The same ongoing challenges that have hindered residential real estate for months are keeping consumers’ opinions of the housing market muted, according to the latest Home Purchase Sentiment Index (HPSI) from Fannie Mae.
The HPSI rose 0.6 points to a reading of 61.6 in January, marking the third straight month of increases for the index. However, the HPSI still remains well below its pre-pandemic highs and is down 10.2 points year over year.
Of the six component questions used to derive the overall HPSI reading, three saw an increase in positive answers, including the ones relating to home selling conditions, near-term home price outlook and household income. But the vast majority of Americans still view the homebuying environment as onerous; just 17% of Fannie survey respondents believe it’s currently a good time to buy a home, down from 21% in December. At the same time, the share of those who feel it’s a bad time to buy grew from 76% to 82%, leaving the net share of those who say it’s a good time to buy down 9 percentage points monthly.
“January’s HPSI results showed that consumer sentiment toward the housing market remains subdued by historical standards,” said Doug Duncan, Fannie Mae’s senior vice president and chief economist. “For consumers, the same affordability issues are persisting, as they continue to indicate that high home prices and high mortgage rates make it a ‘bad time to buy’ a home.”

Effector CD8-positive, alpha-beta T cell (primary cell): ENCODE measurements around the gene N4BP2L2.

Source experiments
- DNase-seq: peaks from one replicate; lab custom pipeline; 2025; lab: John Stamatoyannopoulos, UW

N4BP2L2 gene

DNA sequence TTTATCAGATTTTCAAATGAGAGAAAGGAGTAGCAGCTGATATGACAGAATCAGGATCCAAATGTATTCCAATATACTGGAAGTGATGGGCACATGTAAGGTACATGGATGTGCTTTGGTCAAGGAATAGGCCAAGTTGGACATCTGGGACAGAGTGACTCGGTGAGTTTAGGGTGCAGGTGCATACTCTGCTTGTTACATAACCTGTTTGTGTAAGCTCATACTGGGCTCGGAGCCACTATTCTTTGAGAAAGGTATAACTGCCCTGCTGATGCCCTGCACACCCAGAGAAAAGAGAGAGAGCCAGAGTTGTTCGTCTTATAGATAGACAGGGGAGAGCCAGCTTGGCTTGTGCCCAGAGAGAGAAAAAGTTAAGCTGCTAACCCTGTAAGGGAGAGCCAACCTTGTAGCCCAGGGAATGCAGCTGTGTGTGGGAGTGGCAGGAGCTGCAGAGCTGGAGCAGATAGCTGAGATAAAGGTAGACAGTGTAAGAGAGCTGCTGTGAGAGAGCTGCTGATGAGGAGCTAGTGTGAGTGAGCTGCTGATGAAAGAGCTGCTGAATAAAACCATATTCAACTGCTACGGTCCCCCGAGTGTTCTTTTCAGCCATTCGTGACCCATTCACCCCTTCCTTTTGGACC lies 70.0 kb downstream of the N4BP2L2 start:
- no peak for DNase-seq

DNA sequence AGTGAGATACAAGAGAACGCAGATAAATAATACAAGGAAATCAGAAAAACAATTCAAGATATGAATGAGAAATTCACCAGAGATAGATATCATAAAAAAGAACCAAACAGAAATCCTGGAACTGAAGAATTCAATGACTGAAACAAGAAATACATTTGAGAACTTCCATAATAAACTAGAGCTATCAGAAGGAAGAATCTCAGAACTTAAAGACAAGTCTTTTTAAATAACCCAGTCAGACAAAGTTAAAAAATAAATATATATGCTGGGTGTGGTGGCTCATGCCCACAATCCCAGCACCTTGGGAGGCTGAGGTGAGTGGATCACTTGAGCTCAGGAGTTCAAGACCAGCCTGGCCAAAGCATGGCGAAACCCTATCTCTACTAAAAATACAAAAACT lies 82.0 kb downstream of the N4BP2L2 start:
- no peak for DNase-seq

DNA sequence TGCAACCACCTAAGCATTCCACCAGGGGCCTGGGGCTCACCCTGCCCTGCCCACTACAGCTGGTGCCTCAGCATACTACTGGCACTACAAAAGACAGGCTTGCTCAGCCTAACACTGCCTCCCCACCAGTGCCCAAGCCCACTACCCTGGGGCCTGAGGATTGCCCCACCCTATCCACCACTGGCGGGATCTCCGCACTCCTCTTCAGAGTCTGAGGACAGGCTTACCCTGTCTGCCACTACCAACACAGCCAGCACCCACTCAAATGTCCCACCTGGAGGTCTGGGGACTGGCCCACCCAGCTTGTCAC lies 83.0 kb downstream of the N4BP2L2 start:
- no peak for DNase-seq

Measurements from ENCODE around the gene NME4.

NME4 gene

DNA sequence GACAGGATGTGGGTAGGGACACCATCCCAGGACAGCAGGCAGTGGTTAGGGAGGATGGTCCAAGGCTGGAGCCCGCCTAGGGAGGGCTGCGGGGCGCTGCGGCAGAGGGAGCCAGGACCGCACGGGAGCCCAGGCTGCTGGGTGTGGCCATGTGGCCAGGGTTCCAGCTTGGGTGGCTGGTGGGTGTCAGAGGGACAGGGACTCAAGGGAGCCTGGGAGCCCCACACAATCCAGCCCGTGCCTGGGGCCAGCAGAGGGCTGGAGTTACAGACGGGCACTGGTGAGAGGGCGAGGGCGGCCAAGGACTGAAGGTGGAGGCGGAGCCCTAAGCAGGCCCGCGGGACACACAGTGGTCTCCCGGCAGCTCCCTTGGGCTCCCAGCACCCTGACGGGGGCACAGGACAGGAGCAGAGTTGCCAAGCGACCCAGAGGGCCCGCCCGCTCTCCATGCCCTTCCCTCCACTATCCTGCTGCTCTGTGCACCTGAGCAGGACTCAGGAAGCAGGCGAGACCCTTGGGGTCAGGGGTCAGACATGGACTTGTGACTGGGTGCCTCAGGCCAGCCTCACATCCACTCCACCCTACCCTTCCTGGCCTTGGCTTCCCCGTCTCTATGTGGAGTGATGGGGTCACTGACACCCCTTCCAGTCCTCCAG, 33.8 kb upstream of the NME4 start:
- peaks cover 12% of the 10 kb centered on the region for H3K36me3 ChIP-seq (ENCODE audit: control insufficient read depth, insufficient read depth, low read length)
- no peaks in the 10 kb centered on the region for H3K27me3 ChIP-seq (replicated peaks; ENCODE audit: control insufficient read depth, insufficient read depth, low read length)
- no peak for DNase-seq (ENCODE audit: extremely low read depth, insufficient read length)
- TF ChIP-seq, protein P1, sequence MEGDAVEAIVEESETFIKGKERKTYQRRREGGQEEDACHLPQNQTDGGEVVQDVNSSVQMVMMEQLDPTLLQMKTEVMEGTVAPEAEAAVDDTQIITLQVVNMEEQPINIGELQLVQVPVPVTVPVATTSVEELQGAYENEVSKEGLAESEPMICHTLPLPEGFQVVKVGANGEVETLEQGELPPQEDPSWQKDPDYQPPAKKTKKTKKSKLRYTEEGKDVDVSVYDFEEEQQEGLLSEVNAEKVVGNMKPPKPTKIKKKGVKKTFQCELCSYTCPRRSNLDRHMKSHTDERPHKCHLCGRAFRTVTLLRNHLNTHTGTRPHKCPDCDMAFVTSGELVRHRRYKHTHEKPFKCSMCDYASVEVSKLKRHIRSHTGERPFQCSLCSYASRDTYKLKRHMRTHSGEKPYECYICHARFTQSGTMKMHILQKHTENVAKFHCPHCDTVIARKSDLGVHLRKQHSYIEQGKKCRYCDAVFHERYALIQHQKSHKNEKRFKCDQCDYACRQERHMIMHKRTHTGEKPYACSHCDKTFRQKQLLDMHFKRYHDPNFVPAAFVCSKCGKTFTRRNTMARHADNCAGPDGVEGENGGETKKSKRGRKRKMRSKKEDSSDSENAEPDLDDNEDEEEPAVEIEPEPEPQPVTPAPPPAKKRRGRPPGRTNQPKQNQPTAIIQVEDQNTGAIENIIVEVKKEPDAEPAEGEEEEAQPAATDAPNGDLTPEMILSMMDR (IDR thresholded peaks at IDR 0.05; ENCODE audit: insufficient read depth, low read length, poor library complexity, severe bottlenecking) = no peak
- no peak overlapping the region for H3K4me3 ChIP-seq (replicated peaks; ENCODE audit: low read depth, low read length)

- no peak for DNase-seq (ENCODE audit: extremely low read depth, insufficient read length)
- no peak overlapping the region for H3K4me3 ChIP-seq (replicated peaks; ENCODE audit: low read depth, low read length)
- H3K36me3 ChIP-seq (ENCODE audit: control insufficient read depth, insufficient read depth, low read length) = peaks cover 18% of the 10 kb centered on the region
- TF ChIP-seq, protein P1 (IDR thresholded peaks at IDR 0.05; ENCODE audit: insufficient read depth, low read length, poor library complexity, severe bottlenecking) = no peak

Duncan also pointed out that survey participants’ improving outlook on home prices may actually be a negative indicator in the near term, as some may look to hold off on buying a home until prices mitigate further.
“The latest survey data also indicated that the majority of consumers expect home prices to decrease or remain flat over the next year, which may incentivize some potential homebuyers to delay their purchase decision,” he said. “Although ‘good time to sell’ sentiment ticked upward this month, it’s still much lower than it was a year ago, as purchase affordability remains seriously constrained and mortgage demand has receded.
“Until we see improvements in affordability via lower home prices and mortgage rates, we expect home sales to remain muted in the coming months.”